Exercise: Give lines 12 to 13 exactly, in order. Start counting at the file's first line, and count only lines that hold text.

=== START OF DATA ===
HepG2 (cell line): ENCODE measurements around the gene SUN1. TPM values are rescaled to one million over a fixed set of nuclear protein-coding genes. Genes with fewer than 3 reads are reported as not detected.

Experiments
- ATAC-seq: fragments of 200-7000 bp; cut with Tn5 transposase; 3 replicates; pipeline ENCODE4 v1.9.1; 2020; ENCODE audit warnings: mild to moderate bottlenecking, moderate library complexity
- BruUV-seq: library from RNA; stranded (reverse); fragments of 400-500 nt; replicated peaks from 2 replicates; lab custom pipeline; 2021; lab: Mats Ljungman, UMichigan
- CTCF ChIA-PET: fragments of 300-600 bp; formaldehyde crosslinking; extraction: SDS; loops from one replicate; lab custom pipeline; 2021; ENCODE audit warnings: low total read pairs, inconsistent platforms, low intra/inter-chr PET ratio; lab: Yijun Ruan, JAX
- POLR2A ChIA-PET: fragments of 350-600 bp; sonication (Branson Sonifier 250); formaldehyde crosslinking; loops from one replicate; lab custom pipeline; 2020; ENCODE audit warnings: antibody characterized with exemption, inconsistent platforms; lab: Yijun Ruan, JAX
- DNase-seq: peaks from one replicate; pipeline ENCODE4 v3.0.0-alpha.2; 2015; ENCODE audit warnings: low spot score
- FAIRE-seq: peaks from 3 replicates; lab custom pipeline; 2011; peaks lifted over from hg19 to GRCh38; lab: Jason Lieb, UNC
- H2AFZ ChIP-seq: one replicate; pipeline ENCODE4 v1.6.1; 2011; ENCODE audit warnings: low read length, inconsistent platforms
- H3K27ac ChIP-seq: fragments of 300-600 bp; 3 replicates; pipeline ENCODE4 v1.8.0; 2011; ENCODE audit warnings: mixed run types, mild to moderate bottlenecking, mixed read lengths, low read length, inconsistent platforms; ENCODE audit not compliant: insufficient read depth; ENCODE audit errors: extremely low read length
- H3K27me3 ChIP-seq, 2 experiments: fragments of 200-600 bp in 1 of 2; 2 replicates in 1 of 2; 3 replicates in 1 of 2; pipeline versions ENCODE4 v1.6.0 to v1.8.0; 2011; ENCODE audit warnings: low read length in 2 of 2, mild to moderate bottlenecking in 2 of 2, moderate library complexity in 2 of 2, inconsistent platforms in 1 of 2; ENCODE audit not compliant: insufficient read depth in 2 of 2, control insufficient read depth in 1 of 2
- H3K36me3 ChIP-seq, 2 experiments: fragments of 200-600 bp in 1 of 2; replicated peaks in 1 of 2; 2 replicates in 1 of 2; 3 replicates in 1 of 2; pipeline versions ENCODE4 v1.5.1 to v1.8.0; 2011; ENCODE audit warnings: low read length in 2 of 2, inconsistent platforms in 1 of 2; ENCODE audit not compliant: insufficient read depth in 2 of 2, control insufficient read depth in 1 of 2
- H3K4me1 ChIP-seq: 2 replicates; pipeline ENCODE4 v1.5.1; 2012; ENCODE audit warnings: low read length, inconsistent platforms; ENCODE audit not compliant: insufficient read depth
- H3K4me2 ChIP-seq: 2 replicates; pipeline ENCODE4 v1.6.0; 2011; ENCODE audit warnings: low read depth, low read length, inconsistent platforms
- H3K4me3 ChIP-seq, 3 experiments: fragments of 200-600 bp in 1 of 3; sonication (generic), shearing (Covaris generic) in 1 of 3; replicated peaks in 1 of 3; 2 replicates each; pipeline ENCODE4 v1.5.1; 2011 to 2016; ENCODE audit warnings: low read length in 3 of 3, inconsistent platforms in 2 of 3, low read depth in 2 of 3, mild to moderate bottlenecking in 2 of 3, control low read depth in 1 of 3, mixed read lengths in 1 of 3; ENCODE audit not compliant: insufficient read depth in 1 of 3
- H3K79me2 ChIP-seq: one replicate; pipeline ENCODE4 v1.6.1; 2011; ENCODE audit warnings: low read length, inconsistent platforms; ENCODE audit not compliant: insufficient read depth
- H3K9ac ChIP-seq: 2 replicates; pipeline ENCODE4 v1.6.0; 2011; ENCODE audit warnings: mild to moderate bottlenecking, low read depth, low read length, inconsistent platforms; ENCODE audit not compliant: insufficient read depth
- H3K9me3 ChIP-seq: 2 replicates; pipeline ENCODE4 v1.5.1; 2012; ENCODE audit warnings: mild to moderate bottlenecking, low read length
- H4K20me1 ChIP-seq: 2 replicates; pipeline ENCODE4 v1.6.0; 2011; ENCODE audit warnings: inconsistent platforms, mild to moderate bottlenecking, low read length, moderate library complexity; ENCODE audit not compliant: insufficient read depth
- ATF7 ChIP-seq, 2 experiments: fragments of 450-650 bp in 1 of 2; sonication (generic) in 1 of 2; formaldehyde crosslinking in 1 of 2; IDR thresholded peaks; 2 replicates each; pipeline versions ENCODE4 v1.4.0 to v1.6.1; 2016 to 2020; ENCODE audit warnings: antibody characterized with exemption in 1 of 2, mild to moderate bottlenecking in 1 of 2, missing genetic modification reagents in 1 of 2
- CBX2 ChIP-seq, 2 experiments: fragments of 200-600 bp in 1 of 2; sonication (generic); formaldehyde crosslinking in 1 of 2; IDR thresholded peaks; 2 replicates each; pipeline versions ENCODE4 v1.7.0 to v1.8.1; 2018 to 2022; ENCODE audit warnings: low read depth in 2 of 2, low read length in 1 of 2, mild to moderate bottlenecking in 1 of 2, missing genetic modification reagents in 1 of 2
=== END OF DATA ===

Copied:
- H3K36me3 ChIP-seq, 2 experiments: fragments of 200-600 bp in 1 of 2; replicated peaks in 1 of 2; 2 replicates in 1 of 2; 3 replicates in 1 of 2; pipeline versions ENCODE4 v1.5.1 to v1.8.0; 2011; ENCODE audit warnings: low read length in 2 of 2, inconsistent platforms in 1 of 2; ENCODE audit not compliant: insufficient read depth in 2 of 2, control insufficient read depth in 1 of 2
- H3K4me1 ChIP-seq: 2 replicates; pipeline ENCODE4 v1.5.1; 2012; ENCODE audit warnings: low read length, inconsistent platforms; ENCODE audit not compliant: insufficient read depth